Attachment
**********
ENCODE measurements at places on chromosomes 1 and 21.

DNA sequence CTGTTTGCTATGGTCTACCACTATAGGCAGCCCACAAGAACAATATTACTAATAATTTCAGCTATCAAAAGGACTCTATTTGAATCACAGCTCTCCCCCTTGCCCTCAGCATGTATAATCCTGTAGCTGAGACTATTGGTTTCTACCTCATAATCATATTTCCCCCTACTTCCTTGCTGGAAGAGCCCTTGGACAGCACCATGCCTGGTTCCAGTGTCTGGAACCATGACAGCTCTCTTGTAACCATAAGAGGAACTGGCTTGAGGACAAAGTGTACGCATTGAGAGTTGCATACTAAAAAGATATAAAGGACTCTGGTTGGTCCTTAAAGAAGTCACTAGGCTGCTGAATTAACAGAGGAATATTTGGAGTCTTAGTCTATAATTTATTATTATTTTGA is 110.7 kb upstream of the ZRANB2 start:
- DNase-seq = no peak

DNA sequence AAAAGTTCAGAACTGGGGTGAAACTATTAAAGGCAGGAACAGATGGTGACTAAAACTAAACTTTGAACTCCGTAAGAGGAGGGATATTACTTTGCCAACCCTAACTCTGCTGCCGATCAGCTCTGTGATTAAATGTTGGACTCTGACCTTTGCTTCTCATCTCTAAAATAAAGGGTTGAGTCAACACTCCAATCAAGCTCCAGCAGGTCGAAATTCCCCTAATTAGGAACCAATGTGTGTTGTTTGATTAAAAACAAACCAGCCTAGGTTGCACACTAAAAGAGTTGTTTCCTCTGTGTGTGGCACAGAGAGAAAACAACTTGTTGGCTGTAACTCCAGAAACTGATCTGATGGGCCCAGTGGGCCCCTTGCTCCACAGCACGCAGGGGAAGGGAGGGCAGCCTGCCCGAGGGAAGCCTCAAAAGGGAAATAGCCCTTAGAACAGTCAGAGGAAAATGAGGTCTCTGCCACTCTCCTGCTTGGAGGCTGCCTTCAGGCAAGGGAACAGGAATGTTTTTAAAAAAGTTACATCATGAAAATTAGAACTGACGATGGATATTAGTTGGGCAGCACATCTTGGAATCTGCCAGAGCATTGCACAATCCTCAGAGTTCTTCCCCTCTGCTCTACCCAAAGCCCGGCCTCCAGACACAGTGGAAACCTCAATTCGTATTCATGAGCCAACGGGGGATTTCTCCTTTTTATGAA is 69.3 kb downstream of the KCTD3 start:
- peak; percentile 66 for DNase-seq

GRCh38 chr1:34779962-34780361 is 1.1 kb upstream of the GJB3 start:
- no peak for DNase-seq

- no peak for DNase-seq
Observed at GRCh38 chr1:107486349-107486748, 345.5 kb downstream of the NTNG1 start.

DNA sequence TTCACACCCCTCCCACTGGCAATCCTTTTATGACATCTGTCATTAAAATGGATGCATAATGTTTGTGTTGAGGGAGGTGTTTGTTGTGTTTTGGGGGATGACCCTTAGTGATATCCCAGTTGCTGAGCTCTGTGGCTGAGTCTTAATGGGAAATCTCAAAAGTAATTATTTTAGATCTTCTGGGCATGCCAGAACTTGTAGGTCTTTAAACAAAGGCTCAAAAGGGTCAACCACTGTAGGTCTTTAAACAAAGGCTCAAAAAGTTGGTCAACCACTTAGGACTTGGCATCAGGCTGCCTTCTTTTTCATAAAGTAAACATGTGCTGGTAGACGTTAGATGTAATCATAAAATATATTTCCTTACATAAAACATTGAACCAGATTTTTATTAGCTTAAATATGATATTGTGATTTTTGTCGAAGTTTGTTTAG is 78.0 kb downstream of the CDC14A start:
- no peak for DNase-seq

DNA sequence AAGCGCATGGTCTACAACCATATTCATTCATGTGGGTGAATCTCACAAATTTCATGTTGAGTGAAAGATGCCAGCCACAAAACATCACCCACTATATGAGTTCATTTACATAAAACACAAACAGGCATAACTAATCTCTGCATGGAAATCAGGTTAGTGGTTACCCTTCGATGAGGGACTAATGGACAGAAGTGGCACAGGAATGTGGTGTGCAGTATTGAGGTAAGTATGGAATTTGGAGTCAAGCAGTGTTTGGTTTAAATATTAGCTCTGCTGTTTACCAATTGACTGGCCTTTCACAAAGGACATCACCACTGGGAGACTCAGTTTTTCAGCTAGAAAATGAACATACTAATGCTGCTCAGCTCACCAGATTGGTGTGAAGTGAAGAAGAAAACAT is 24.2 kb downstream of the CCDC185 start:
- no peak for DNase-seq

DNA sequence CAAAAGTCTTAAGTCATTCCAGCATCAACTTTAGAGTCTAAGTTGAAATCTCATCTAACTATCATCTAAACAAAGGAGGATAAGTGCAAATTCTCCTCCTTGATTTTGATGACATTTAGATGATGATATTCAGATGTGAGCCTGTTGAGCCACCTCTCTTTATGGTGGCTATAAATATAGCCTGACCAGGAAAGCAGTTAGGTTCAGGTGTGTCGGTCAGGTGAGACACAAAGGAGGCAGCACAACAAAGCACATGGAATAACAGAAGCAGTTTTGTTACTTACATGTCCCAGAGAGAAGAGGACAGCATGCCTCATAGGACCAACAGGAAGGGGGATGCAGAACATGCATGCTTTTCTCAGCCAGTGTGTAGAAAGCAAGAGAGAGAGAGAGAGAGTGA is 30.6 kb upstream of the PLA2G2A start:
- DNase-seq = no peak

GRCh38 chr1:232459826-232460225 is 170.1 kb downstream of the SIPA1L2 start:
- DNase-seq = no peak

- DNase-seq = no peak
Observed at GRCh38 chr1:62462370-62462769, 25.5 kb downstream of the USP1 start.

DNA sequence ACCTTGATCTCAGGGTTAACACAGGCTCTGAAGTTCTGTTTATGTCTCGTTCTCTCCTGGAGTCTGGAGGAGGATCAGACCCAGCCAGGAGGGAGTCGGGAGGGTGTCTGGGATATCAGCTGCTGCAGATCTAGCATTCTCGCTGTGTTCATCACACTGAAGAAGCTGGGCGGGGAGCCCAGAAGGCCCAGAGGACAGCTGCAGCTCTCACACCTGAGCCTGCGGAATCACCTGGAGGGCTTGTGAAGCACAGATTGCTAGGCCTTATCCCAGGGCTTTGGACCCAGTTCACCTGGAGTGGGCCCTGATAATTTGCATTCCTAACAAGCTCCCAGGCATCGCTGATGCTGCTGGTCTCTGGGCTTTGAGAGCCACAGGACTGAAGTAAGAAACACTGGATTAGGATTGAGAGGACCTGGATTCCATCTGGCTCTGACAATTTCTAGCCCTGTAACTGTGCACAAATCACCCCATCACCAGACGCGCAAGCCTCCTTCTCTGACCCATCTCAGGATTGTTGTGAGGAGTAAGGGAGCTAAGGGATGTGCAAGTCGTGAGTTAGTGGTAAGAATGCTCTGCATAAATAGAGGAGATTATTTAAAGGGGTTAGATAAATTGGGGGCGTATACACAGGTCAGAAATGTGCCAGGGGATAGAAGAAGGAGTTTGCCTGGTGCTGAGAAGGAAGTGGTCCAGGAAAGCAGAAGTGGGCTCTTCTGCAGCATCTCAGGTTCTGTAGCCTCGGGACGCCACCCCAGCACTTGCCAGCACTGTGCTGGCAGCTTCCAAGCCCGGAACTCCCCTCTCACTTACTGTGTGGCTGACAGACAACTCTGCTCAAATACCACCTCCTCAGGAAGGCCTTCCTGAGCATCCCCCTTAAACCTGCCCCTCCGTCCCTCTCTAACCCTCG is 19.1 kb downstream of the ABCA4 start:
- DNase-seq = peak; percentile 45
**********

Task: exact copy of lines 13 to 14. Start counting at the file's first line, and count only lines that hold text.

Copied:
- no peak for DNase-seq

DNA sequence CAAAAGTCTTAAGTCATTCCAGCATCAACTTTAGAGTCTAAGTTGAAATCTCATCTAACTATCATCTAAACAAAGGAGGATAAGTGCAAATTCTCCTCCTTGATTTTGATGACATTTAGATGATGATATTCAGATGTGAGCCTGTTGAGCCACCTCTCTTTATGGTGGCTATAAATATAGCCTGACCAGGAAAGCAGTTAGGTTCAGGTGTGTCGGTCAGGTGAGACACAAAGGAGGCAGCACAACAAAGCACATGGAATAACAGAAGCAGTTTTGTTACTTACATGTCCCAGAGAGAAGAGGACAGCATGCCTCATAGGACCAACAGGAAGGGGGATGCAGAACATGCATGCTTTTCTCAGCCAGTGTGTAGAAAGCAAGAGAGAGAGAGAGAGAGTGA is 30.6 kb upstream of the PLA2G2A start: